• External damage to the battery

Lithium-ion battery fires are typically the result of accidents. One common cause of such fires is the use of widely available phone chargers to charge an electronic cigarette or vape. Although users may simply be reaching for the nearest available charger capable of serving the device, they may not consider that the different power requirements mean that they are overloading the battery.

Similarly, the use of single-use vapes has causes house fires in the UK to soar by 108% in the last two years, according to data from insurer Zurich. The same research reveals that almost three out of four vape users are unaware that these devices contain lithium-ion batteries.

Any appliance that utilises a lithium-ion battery has the potential to initiate a fire. This includes hoverboards, massage guns, power tools, vacuum cleaners, and other appliances.

Lithium-ion fires in communal buildings – mitigating against risk

Owing to the large numbers of people present within communal office and residential buildings, the risk of lithium-ion battery fires within such premises is particularly severe. Where bikes are stored in communal areas or escape routes, a fire breaking out can quickly block people’s ability to escape.

To mitigate against the likelihood of a lithium-ion battery fire, owners and building managers should adopt the following measures:

  • Educate building users as to the dangers of lithium-ion battery fires

  • Make building users aware of the common warning signs of lithium-ion battery failure, including heat, bulging, noise, smell, performance, and smoke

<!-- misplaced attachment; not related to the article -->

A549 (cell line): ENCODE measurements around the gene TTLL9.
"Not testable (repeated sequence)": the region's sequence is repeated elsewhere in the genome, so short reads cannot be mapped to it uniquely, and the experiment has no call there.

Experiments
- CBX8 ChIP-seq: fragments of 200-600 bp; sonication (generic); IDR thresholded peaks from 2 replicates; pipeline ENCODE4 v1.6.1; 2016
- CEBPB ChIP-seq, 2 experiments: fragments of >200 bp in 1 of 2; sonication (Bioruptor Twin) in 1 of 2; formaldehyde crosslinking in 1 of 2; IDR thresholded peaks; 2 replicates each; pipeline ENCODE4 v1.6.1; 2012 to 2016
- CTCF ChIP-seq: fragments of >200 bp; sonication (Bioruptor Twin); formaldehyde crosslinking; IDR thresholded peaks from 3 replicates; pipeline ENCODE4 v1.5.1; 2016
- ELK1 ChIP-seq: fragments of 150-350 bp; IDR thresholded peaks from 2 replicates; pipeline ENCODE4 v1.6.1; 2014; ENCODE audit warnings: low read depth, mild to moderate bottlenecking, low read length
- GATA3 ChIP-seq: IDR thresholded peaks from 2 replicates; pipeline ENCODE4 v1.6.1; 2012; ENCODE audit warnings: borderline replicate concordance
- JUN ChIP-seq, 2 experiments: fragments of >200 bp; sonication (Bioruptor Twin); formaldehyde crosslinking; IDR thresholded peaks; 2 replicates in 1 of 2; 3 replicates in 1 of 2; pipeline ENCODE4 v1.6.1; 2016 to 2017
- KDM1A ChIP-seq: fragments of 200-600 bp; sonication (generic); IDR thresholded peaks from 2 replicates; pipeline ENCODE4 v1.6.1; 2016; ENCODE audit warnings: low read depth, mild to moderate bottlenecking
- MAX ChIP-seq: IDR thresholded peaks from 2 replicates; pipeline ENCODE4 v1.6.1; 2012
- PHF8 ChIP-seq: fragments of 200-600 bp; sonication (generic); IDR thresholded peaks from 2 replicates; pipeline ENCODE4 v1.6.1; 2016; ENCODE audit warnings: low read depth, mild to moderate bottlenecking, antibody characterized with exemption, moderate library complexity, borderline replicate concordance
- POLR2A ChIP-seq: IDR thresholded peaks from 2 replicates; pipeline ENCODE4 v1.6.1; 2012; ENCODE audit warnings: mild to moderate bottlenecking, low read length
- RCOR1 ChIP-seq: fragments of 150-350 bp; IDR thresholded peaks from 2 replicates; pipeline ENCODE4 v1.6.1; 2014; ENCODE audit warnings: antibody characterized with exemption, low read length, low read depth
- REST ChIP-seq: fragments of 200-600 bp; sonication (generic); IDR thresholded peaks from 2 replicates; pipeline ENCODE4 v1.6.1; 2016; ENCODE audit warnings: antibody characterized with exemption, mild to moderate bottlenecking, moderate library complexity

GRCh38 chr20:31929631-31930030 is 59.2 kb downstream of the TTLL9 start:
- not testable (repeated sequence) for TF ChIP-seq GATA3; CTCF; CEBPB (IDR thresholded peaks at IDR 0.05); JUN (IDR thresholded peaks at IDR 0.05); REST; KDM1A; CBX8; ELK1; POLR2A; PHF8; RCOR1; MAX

• Encourage users to physically inspect charging cables and equipment for damage or compromise before and after charging

  • Encourage users to allow batteries to cool before attempting to re-charge

  • Encourage building users to dispose of lithium-ion batteries via the appropriate local recycling locations; disposal of lithium-ion batteries in regular rubbish or recycling should be prohibited

  • Where lithium-ion batteries are permitted, provide designated charging areas for e-bikes and e-scooters; ideally, these should be located as far as possible from buildings, structures, and utilities, including waste compounds, gas storage, and other combustible storage areas

  • Ensure that charging areas do not obstruct fire exits

  • Only use charging equipment supplied by the manufacturer of the relevant machine, or where OEM-approved compatible replacement batteries have been fitted by a competent person; do not permit the use of voltage converters

  • Do not permit batteries to be charged unattended

  • Ensure charging facilities are adequate for user demand; do not permit the use of multi-point adapters for the charging of lithium-ion batteries

  • Where lithium-ion battery vehicles are owned or supplied by building owners, ensure all vehicles are included within a documented

  • Portable Appliance Testing Programme

  • Charging points should be protected against mechanical damage by vehicles, such as being installed above ground level, or protected by kerbs, bollards, or metal barriers

  • Implement procedures for the reporting of faults or damage to batteries and/or charging equipment

However, not all lithium-ion battery fires originate from within the affected premises. In multiple cases with which Lockton is familiar, fires have spread to a building from a neighbouring site.

As such, although the above measures remain effective at preventing fires from within the premises, the security of a building and its residents cannot be guaranteed without wider engagement with neighbours, recognising the mutual threat posed by inadequate lithium-ion battery handling.

This article has been included in the Lockton Risk Radar: Specialist Insurance Publication – October 2023 Edition (opens a new window).

For further information, please visit the Lockton Risk Control page (opens a new window), or contact:

Mark Hallworth, Risk Management Executive – Property Team Lead